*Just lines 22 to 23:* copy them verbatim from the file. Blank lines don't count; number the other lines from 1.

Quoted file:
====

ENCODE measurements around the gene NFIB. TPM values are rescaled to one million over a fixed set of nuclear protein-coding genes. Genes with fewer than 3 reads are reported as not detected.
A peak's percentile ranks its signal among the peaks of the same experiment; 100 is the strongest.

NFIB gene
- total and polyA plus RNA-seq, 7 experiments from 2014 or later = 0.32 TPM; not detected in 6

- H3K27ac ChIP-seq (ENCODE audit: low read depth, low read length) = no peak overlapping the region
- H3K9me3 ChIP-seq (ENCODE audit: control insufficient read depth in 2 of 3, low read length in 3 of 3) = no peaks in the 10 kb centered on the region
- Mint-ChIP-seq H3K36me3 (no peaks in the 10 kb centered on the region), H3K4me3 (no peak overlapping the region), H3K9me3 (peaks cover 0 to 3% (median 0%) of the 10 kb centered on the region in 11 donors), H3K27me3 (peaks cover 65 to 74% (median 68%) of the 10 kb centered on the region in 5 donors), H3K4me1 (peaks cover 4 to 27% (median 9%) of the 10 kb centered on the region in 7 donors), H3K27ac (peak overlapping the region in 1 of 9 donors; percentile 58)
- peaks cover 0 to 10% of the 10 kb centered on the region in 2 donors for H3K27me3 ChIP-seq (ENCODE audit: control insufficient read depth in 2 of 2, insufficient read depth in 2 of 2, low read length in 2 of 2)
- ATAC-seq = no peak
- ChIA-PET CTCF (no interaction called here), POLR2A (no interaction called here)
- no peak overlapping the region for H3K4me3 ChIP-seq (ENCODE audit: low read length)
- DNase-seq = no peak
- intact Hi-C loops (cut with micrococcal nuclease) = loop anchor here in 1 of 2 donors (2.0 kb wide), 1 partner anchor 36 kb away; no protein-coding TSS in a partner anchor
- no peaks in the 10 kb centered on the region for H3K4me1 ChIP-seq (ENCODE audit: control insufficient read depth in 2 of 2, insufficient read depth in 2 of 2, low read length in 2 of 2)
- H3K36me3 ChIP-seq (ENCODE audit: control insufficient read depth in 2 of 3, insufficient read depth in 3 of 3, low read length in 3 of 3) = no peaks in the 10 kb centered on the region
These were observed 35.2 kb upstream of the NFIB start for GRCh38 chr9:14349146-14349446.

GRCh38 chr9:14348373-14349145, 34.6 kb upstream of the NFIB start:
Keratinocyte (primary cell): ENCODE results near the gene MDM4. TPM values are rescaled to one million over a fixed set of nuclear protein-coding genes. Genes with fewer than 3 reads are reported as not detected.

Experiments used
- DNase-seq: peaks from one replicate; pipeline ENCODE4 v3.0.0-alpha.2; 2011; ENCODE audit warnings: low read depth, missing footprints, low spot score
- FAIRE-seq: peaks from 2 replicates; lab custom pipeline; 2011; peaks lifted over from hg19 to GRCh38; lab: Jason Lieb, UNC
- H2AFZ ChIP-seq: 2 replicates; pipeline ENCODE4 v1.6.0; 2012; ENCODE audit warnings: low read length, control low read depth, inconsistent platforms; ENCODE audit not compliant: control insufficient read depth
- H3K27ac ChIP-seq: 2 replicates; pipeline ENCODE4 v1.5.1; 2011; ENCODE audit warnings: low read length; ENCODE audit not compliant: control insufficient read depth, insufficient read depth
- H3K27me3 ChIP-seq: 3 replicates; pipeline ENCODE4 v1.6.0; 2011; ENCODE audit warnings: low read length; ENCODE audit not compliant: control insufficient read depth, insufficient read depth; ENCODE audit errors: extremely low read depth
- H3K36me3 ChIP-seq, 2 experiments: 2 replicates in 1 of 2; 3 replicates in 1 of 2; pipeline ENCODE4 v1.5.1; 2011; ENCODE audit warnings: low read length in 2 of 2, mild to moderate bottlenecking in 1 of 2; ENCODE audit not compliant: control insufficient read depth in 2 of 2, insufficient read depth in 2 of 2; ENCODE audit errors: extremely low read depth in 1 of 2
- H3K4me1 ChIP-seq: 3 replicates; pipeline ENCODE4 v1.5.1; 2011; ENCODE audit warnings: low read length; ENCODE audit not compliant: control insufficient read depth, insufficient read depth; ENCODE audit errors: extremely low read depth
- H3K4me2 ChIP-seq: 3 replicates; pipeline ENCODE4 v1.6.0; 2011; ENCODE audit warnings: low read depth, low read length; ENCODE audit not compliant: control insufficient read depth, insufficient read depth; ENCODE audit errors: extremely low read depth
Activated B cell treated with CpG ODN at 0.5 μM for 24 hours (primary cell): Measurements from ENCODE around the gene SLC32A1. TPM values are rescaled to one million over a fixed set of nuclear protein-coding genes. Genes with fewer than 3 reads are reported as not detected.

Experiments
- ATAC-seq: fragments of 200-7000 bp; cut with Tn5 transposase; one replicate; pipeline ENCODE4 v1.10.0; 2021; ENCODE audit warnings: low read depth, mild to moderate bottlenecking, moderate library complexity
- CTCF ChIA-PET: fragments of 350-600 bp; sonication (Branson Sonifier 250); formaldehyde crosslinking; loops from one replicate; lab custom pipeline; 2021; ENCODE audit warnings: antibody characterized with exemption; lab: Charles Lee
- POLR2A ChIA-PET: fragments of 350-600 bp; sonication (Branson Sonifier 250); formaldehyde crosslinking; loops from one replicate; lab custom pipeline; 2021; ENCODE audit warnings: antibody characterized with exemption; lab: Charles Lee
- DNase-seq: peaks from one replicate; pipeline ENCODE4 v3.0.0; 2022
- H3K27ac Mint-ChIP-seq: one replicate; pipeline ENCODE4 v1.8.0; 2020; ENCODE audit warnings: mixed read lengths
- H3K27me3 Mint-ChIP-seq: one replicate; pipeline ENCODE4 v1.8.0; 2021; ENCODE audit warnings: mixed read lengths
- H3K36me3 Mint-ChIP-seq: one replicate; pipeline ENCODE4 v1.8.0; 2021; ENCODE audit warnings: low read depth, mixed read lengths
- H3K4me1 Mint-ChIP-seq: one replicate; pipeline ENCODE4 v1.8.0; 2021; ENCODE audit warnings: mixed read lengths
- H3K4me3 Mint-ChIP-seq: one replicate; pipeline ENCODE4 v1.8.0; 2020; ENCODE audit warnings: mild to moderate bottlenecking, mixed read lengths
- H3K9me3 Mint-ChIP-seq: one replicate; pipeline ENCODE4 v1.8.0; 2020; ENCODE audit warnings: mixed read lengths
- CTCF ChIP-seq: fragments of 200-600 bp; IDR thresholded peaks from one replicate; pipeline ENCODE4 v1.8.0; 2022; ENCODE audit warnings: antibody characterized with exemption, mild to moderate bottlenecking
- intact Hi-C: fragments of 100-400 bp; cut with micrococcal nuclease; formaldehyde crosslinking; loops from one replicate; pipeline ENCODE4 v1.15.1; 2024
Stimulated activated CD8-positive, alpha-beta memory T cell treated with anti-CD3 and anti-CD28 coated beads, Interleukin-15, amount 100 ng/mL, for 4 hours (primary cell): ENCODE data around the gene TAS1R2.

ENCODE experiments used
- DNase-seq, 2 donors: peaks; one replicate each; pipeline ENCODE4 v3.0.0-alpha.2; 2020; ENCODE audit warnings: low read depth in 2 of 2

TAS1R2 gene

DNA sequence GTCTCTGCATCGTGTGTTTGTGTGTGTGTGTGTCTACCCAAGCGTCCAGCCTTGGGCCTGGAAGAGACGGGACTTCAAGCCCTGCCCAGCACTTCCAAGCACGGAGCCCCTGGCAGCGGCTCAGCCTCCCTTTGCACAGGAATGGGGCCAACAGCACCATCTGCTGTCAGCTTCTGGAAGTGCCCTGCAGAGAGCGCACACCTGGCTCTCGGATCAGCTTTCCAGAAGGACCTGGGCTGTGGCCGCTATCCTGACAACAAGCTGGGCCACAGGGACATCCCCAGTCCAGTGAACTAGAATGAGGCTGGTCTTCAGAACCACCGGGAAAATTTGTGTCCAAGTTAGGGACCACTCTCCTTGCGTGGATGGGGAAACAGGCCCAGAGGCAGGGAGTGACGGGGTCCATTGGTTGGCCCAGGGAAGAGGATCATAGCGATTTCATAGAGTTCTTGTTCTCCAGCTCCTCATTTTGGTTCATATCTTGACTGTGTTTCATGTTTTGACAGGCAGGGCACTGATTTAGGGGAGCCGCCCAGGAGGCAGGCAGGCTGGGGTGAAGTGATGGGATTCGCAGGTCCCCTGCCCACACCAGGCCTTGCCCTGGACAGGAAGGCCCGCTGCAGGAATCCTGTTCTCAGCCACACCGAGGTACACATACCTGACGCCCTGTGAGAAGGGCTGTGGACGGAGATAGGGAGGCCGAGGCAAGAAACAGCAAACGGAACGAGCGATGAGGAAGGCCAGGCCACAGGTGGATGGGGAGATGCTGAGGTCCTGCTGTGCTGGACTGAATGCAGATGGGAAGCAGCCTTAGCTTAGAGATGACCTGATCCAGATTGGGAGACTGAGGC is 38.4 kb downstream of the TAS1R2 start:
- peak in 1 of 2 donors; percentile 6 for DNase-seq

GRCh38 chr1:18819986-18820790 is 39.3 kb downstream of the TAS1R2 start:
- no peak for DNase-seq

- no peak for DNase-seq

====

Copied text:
- H2AFZ ChIP-seq: 2 replicates; pipeline ENCODE4 v1.6.0; 2012; ENCODE audit warnings: low read length, control low read depth, inconsistent platforms; ENCODE audit not compliant: control insufficient read depth
- H3K27ac ChIP-seq: 2 replicates; pipeline ENCODE4 v1.5.1; 2011; ENCODE audit warnings: low read length; ENCODE audit not compliant: control insufficient read depth, insufficient read depth